How to measure Event ROI
Event participation can be expensive. More and more, sales and marketing must justify event budget allocation by measuring return on investment (ROI). ROI is:
(Gain from Investment – Cost of Investment)/ Cost of Investment*
Using this formula, you want to get a positive number. And, the larger the number you get the more successful your return on investment. A negative number means that you spent more on the event than you received in return.
To properly measure the success of your event participation, you must begin by determining what your business goals are for the event. Common event goals can include lead generation, sales and customer engagement.
Lead generation is often a goal of event participation. But, the generation of quality leads is key. For example, you may have 10,000 leads as a result of entries into a prize drawing. But, if the entries are not from your target audience or from qualified decision makers, those leads may not result in actual sales.
As your leads will follow your average sales cycle timeline, you won’t be able to determine ROI immediately following the show. However, you can estimate your revenue with this formula.
# Qualified Leads x Average Close Rate X Average Sales Value = $ Estimated Revenue
You can then use your estimated revenue to determine your estimated ROI. If you ultimately want to measure ROI from your leads, you should utilize a CRM program to track all qualified leads from your event. Continue to have sales work to convert the leads into sales. After your average sales cycle timeframe has passed, review the actual sales attributed to the event and determine your ROI.
Sales can be the fastest and easiest figure to use to calculate ROI. However, this measurement is only useful immediately after an event if you want to the measure on-the-spot purchase at your event. Otherwise, you are tracking qualified leads until they become sales.
Engagement can be the most difficult area to measure with a traditional ROI calculation. Your goal may not be leads or sales; you may want to generate media exposure, launch a new product or create brand awareness. That doesn’t mean that you will be exempt from measuring your success. Below are a few measurements to use to capture engagement.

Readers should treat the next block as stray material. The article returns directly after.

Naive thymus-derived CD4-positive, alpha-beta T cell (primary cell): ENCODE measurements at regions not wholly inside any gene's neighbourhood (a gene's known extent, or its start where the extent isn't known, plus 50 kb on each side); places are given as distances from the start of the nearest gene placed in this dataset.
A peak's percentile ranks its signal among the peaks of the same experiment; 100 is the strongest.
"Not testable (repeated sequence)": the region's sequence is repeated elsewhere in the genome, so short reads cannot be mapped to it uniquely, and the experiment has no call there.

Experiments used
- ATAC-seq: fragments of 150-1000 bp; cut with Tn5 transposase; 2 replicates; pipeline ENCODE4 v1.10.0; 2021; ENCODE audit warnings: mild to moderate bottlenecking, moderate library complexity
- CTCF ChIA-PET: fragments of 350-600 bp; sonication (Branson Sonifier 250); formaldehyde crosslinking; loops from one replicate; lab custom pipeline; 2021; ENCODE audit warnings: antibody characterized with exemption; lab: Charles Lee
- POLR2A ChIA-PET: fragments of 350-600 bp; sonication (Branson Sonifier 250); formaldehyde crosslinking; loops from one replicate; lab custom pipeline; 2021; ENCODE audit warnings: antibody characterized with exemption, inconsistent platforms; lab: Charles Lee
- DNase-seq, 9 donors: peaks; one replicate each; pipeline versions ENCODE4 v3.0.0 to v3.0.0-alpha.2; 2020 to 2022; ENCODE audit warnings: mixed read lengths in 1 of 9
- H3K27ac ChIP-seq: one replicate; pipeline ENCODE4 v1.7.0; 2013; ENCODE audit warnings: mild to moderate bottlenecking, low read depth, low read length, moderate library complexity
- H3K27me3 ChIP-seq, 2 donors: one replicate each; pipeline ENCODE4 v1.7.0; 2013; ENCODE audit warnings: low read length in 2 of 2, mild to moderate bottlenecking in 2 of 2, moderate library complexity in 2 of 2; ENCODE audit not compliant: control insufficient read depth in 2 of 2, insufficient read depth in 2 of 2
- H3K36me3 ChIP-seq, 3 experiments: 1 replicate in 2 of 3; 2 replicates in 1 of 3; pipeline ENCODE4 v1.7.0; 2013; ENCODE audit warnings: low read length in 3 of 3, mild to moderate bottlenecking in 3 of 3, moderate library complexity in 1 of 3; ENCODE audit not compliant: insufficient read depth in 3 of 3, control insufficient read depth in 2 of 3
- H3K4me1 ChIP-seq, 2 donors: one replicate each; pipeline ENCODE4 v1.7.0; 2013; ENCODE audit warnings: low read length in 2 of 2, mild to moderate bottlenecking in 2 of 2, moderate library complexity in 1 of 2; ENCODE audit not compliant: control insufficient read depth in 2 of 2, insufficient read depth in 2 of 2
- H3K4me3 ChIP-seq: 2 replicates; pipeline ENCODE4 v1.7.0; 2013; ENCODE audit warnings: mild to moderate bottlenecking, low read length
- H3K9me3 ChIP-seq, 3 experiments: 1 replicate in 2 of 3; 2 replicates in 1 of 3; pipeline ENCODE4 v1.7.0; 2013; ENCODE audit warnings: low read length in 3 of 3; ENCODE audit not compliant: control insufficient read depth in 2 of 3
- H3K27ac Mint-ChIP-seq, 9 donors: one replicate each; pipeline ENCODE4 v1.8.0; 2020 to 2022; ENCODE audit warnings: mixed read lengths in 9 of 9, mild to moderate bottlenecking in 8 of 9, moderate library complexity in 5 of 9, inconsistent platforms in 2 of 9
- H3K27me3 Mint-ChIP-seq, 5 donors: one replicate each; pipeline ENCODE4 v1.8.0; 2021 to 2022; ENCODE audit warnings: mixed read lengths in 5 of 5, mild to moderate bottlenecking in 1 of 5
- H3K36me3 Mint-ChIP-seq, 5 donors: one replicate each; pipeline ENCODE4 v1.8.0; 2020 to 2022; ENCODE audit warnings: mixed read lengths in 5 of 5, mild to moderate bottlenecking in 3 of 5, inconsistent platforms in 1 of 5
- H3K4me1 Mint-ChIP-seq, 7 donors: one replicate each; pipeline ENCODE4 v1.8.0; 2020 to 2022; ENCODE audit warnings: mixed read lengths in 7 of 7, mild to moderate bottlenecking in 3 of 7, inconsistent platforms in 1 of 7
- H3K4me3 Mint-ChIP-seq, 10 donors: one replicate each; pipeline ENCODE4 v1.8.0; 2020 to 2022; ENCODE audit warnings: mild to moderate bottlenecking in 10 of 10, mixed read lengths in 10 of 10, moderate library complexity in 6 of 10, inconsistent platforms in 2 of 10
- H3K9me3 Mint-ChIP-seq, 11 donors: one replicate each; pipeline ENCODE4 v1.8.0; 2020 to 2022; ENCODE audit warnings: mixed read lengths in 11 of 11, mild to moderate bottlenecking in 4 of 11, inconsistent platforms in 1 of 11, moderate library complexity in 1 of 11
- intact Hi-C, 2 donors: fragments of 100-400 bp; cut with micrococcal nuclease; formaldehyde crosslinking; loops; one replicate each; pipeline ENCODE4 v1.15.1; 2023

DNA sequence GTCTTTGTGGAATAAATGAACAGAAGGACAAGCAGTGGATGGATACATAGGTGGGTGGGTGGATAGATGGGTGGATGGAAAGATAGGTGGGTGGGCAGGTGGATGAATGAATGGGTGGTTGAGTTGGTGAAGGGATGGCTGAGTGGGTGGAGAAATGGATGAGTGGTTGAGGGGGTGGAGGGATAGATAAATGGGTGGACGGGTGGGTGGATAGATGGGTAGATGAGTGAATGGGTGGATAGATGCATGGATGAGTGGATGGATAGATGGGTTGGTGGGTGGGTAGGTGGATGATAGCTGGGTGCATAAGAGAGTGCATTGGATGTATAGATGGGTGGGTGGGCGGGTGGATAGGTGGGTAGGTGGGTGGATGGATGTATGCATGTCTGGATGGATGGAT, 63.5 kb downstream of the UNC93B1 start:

- Website traffic- Develop a custom URL and landing page for specific events to help capture traffic unique to specific events. To get the most from your custom URL, incorporate it into all pre-show marketing, giveaways, booth design, sponsorships, etc. Measurements can include unique visitors, click-through rates, impressions, etc.
- Emails- Use pre and post show emails to measure engagement with open-rates, click-through rates and sales.
- Social media- Incorporate a distinctive tag to collect specific posts on your participation in the event. Develop groups via sites such as LinkedIn, Facebook or twitter and invite event guests to join. Did you gain any new followers? How many mentions or comments, likes, re-tweets or shares, did you get? Some businesses prefer to assign a point value to social interactions to give high-value interactions more importance in reporting.
- Customer retention- How many current customers were you able to meet during the event? Where you able to resolve any issues that may have resulted in cancellation? Did you have any cost efficiencies by meeting with the customers at the event vs travelling to their offices?
You may find the most accurate (and favorable) approach to measuring your event success to utilize a combination of measurements from above. Accurate measurement of event success can help you justify marketing budget allocation and prioritize event participation.
* NOTE: When determining your Total Cost of Investment, it’s important to include all costs. This total should incorporate all event expenses including registration, marketing costs, booth logistics (shipping, carpet, electricity, etc.), giveaways, food/beverage/entertainment, sponsorships and travel expenses.